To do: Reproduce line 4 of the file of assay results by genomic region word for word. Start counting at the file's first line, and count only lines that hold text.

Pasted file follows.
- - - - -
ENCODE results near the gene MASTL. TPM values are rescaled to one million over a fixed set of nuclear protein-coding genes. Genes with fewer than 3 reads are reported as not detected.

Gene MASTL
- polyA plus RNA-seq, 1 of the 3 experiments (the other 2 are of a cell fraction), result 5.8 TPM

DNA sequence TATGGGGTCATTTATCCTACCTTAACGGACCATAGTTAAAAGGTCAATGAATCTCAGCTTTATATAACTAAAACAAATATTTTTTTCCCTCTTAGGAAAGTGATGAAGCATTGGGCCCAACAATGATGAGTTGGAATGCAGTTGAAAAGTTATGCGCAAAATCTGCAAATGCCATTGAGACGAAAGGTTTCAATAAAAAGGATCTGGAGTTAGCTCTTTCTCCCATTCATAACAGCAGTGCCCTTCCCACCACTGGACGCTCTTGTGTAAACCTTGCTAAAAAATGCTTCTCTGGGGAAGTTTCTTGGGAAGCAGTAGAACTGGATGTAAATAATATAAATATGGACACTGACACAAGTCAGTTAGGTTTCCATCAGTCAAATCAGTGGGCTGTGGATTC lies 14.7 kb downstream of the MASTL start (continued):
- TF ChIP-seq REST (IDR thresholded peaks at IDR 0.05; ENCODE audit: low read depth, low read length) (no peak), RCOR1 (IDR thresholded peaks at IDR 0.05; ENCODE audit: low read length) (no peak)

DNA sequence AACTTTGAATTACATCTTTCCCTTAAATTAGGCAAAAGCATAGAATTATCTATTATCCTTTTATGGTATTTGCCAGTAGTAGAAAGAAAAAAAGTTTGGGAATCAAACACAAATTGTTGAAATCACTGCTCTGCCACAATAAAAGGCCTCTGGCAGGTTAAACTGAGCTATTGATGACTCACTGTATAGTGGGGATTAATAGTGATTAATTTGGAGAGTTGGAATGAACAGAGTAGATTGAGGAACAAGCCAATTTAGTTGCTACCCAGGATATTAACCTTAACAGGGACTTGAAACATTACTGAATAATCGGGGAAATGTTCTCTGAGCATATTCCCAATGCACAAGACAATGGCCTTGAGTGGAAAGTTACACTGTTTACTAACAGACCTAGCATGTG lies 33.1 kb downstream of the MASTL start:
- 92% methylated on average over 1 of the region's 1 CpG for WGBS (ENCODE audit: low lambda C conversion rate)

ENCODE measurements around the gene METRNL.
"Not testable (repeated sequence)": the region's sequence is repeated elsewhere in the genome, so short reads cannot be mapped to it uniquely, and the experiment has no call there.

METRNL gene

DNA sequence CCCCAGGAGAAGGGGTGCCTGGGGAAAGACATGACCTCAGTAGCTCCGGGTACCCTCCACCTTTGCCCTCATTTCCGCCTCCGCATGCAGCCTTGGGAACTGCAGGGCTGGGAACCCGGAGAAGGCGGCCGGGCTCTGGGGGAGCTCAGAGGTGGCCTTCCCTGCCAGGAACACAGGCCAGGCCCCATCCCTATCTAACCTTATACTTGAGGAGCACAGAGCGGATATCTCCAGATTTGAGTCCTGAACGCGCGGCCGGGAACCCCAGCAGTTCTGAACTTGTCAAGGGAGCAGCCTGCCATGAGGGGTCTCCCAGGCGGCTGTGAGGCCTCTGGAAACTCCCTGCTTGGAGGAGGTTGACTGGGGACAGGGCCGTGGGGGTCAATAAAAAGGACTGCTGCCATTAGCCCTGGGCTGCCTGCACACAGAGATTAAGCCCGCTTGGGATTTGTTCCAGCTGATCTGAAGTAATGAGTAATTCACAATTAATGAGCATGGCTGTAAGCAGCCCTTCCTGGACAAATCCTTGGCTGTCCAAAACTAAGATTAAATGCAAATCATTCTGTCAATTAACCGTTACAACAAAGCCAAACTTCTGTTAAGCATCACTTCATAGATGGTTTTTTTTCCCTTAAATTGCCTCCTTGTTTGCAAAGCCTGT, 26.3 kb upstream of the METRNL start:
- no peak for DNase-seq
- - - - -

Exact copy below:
DNA sequence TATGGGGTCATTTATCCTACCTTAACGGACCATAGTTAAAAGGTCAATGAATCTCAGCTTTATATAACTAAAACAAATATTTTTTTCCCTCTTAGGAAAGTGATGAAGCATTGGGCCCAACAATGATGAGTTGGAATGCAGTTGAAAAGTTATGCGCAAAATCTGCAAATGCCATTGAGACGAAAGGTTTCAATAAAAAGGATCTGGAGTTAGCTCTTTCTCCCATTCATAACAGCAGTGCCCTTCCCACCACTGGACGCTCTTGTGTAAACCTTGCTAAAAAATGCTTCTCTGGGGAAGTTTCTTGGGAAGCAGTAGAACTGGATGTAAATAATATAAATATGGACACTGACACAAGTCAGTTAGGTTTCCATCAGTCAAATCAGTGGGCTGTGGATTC lies 14.7 kb downstream of the MASTL start (continued):